Attempts to freeze the independence clause, or halt the pursuit of de jure independence, has repeatedly been a struggle within the party.
After it approved the clause in 1991, the DPP suffered a landslide defeat in elections for the now-defunct National Assembly, from which the party learned its lesson.
In 1999, just a year prior to a presidential election, the DPP approved the Resolution on Taiwan’s Future to boost Chen Shui-bian’s campaign.
The first two years of his first term were marked by a centrist position, with Chen Shui-bian pledging the “four noes and one without” to maintain the “status quo” and the ROC framework.
However, in the height of a cross-strait deadlock, he evoked Taiwanese nationalist sentiment while seeking re-election and launched a referendum to join the UN under the name “Taiwan” in his second term.
At the end of his administration’s second term, the DPP, with the arrival of the Normal Country Resolution, resolutely turned to support de jure independence, which was followed by another landslide defeat in the 2008 general elections.
In 2013, Ker suggested that the DPP freeze the independence clause, followed the next year by about 40 members launching a proposal to freeze it, which was shelved.
Despite their pro-independence slants, Tsai’s and Lai’s narratives have to be understood in the vein of the struggle between de jure and de facto independence, which has titled in favor of the latter.
Within the milieu of international politics in which Beijing and Washington continue to steer cross-strait relations under their different “one China” frameworks that forestall de jure independence, it is difficult for the discussion of “a maximum realization” of Taiwanese nationalism — a “Taiwan Republic.”
The DPP knows as well as the KMT that a centrist route — acknowledging a “Taiwanized ROC” — is a road that must be taken.
That position is not easily shaken, especially after the DPP learned its lesson from Chen Shui-bian’s radicalization of Taiwanese nationalism, which offended Beijing and Washington and eventually led to the DPP losing power.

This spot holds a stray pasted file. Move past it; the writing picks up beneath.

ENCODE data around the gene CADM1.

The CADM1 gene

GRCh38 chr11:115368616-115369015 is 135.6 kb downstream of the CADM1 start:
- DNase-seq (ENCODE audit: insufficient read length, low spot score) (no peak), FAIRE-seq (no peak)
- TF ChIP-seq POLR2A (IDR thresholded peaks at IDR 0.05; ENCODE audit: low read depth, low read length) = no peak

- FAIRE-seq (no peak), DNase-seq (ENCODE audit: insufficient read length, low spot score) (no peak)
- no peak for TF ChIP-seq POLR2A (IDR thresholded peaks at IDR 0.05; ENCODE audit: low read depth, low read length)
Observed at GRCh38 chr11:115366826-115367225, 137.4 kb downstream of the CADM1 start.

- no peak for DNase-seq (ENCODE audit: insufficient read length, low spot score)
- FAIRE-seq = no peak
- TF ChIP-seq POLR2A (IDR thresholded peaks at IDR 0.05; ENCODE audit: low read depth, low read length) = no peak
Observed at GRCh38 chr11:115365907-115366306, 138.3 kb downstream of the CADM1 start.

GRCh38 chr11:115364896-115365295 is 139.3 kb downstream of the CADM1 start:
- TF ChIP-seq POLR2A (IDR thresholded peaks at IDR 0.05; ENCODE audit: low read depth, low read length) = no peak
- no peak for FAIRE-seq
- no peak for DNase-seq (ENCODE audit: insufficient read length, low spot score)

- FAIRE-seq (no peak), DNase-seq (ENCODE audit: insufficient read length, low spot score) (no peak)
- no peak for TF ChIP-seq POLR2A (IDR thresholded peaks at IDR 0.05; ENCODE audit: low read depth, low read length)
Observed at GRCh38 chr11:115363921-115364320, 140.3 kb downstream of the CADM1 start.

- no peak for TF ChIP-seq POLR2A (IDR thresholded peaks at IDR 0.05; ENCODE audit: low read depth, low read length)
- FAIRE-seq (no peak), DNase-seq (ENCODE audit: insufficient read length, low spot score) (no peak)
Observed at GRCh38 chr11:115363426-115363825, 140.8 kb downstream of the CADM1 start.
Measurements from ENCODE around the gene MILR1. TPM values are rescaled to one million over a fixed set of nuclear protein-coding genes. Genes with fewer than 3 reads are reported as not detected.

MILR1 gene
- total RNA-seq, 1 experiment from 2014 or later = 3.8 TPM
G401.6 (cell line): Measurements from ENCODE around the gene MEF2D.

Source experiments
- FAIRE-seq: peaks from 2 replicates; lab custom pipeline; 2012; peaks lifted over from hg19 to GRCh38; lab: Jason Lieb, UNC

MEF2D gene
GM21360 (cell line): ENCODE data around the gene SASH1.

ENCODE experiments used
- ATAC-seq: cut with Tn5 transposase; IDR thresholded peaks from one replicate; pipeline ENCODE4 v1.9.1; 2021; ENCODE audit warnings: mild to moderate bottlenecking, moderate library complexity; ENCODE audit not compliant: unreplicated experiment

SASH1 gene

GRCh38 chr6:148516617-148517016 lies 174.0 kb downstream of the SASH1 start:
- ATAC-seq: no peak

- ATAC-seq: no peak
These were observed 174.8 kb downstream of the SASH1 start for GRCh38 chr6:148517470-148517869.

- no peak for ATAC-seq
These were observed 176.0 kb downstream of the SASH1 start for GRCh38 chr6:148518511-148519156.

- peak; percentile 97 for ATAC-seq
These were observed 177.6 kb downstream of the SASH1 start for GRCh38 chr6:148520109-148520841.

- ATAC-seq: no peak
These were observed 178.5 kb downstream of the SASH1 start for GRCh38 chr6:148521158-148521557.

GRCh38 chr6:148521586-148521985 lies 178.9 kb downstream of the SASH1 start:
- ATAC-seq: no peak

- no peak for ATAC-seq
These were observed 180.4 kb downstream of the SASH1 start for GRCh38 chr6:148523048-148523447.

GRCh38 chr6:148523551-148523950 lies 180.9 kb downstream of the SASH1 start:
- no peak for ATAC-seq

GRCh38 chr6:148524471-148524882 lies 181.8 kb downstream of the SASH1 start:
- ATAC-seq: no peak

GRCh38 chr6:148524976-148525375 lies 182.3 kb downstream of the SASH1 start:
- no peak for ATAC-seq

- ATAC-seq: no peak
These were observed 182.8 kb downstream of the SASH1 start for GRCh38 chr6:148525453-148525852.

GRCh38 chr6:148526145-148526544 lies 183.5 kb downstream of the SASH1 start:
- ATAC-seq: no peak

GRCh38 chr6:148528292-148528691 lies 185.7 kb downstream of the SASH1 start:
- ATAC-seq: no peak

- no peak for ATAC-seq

Just as there is no need to scrap the ROC if the DPP can take over and convert it into a localized democracy, there is no need to freeze the independence clause, as the DPP can claim that Taiwan is already an independent country and therefore has no need to declare independence — a stance repeatedly voiced by centrists in the DPP, but not its “hardcore” pro-independence members — while easily winning the votes of supporters of de jure independence.
Unless Beijing ramps up its promotion of the “one China” principle to the point of provoking Taiwanese nationalism, the centrist narrative will continue to dominate the DPP’s mainstream attitude toward Taiwan’s statehood.
Proposed legislation in the US outlines three conditions in which Washington would be authorized to protect Taiwan were China to invade, a report said yesterday. US Representative Ted Yoho this month said he would introduce a Taiwan Invasion Prevention Act, which would authorize US military force if China were to invade Taiwan-controlled areas, including its outlying islands. According to a version of the bill obtained by the Chinese-language Liberty Times (the sister paper of the Taipei Times), the bill lists three conditions in which a US president would be authorized to use military force to protect Taiwan: If China uses military force
The Supreme Court on Tuesday found four men guilty of attempted murder in the 2017 stabbing of Spanish surfer Ignacio Prio on a Pingtung County beach in the final ruling in the case, sentencing them to three-and-a-half to six years in prison. The defendants had appealed their convictions for attempted murder in the first and second rulings, which had also led to prison sentences ranging from three-and-a-half years to six years. The then-42-year-old Prio went to Jialeshui Beach (佳樂水) near Kenting (墾丁) on March 31, 2017, was attacked after he asked four men to remove their fishing lines from an area
Two new commuter trains are scheduled to be launched in January next year, the Taiwan Railways Administration (TRA) said yesterday. The acquisition of EMU-900 commuter train cars is part of the railway operator’s plan to replace 589 train cars that have been in operation for more than three decades. The agency has also placed orders to buy 600 intercity train cars. The first batch of 20 EMU-900 cars is to be delivered to the nation in September, although delivery might be delayed until October due to the COVID-19 pandemic, the agency said. The batch would be formed into two trains of 10
‘IMMORAL, INSINCERE’: Huang Kun-huei said that Ma was ‘distorting history’ in claiming that Lee Teng-hui laid the foundation for the so-called ‘1992 consensus’ Former Presidential Office secretary-general Huang Kun-huei (黃昆輝) on Saturday rejected former president Ma Ying-jeou’s (馬英九) claim that former president Lee Teng-hui (李登輝) had been a proponent of Beijing’s “one China” principle. Lee, who served as president from 1988 to 2000, died in Taipei on Thursday last week. After visiting the Taipei Guest House on Saturday to pay his respects to Lee, Ma posted on Facebook that “28 years ago on this day” Lee hosted a session of the now-defunct National Unification Council, during which he passed a resolution on the “one China” principle. That resolution became the basis of the Chinese Nationalist Party’s